My oldest really enjoys Riordan’s writing. Although Riordan’s Egyptian-inspired series is his favorite, my oldest has loved reading the Heroes of Olympus books this year.

Little White Hands by Mark Cushen

Almost five hundred years have passed since the Seasons were at war. Half a millennium since Winter defied Spring, and lost. Generations have come and gone, not knowing the bitter freeze and howling snows of Winter ever existed.But now, after centuries of silence, the participants in this ancient struggle have resurfaced and reignited their feud on the doorstep of an unassuming little kitchen boy.Garlan’s dreams of being just like the knights he idolizes may not be as impossible as he has always been led to believe, when he is chased from his home and thrust headlong into the kind of adventure he had only ever read about in books.Setting out on a journey that spans the entire kingdom of Faeland, Garlan will traverse impossible mountains and stormy seas and battle terrible monsters, all to keep the world he knows safe from an enemy who will stop at nothing to bring about a never-ending winter.With a cast of fantastical characters to aid him in his quest, can Garlan overcome his self-doubt and find the courage he needs to rise above his humble station and become the hero he always dreamed of being?The fate of the world rests in his hands. (taken from Amazon)

This is the sort of book I loved when I was young. It has the magical feeling that readers get seeing Narnia for the first time, the sense of bravery and adventure found in Arthurian tales, and such wonderful characters. You can read my review here.

Wings of Fire series by Tui T. Sutherland

The beginning of a thrilling new dragon saga– now in paperback!
Clay and his friends have grown up under a mountain, secretly raised by the Talons of Peace to fulfill a mysterious prophecy. The five young dragons are destined to end the war that’s been raging between the tribes of Pyrrhia — but how they’ll do this, none of them knows.But not every dragonet wants a destiny. When one of their own is threatened, Clay and his friends decide to escape. Maybe they can break free and end the war at the same time — or maybe they’ll risk everything … (taken from Amazon)

My oldest fell in love with this series. It became a much-discussed topic in our house, and he even had a dragon-themed birthday cake based solely on his love of these books. Based on that, I feel pretty confident in recommending them despite not having read them myself.

Amari and the Night Brothers by B.B. Alston

Amari Peters has never stopped believing her missing brother, Quinton, is alive. Not even when the police told her otherwise, or when she got in trouble for standing up to bullies who said he was gone for good.
So when she finds a ticking briefcase in his closet, containing a nomination for a summer tryout at the Bureau of Supernatural Affairs, she’s certain the secretive organization holds the key to locating Quinton—if only she can wrap her head around the idea of magicians, fairies, aliens, and other supernatural creatures all being real.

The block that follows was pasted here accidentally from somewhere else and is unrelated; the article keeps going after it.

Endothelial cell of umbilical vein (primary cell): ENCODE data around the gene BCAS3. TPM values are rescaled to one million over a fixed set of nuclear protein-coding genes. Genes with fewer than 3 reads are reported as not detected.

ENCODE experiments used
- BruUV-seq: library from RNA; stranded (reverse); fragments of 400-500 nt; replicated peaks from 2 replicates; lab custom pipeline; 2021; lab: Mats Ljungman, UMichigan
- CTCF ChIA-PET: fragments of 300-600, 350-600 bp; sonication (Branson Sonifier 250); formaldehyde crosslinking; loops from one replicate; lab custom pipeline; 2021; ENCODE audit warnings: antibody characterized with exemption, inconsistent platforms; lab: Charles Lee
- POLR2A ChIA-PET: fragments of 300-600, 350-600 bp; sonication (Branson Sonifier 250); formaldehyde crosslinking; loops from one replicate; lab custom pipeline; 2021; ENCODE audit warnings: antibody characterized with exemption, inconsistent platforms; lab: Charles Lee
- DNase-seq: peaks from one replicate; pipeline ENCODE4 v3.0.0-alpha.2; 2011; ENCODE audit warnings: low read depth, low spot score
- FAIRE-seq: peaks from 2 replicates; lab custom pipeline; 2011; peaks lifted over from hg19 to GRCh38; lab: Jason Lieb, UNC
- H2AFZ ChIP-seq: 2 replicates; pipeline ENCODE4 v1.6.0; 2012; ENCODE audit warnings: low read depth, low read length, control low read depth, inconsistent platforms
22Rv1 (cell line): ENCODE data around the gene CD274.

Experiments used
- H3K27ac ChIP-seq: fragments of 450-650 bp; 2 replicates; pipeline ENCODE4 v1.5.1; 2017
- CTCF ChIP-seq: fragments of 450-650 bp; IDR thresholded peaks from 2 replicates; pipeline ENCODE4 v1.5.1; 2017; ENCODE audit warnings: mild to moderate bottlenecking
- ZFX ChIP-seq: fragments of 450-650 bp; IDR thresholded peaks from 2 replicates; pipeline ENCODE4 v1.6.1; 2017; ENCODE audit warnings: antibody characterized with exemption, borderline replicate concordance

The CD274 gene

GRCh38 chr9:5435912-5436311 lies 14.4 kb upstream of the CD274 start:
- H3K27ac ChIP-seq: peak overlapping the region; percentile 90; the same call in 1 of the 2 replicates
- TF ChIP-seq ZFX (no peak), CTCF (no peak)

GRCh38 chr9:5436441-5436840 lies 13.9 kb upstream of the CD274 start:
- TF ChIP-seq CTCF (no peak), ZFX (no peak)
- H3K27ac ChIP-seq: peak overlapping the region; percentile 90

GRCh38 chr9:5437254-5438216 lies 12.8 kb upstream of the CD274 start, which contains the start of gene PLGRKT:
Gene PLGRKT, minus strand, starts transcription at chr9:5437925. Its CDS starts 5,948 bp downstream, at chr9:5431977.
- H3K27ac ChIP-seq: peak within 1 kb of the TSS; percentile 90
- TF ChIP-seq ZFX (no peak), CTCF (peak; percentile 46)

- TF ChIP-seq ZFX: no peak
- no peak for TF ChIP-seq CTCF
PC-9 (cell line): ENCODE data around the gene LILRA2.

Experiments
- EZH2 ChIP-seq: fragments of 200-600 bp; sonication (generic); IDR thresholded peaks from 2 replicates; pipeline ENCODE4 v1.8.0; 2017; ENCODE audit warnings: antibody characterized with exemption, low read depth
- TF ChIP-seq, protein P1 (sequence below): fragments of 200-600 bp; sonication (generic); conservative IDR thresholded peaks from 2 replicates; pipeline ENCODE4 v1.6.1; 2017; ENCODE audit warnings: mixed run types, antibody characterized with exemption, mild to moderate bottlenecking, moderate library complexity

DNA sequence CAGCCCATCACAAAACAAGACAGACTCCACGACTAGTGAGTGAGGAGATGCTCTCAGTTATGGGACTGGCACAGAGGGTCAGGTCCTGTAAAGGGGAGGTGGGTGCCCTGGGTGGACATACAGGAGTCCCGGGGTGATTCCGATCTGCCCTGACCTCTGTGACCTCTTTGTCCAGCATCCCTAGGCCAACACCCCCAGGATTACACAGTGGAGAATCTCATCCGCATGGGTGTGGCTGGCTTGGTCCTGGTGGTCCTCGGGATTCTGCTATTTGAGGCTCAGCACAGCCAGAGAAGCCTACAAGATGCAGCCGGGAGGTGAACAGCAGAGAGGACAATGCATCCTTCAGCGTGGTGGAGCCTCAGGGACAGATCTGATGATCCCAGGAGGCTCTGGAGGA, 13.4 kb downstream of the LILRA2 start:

Now she must compete for a spot against kids who’ve known about magic their whole lives. No matter how hard she tries, Amari can’t seem to escape their intense doubt and scrutiny—especially once her supernaturally enhanced talent is deemed “illegal.” With an evil magician threatening the supernatural world, and her own classmates thinking she’s an enemy, Amari has never felt more alone. But if she doesn’t stick it out and pass the tryouts, she may never find out what happened to Quinton.(taken from Amazon)

My oldest and I both really enjoyed this one. It is so creative! The world building is great and the main character is a delight. The sequel comes out in April and my oldest and I will be racing to see who gets to read it first. You can find my review here.

What are some middle grade books you’d recommend? Have you read any of these?

Frozen Secrets by Myles Christensen

Image result for frozen secrets book

He has trouble following the rules on Earth. But this trip to Jupiter’s moon could kill his curiosity for good…

Thirteen-year-old Max Parker is a grounded Earthling with the soul of a space explorer. So when he learns his family is relocating to Jupiter’s moon, Europa, he readily agrees to stay out of mischief. But his promise is soon forgotten, and his snooping lands him on a shuttle doomed for a fiery disintegration.

Convinced someone sabotaged the craft to cover up the theft he witnessed, he digs into the incident. Why was this robbery worth attempted murder? Dodging a series of deadly accidents, he follows the clues to an abandoned outpost and discovers a secret that could blow the lid off a moon-wide conspiracy…

Can Max solve the mystery before his interplanetary escapade gets him killed? (taken from Amazon)

Thank you to the author for providing me with a copy of this book in exchange for my honest opinion. This book will be available in January.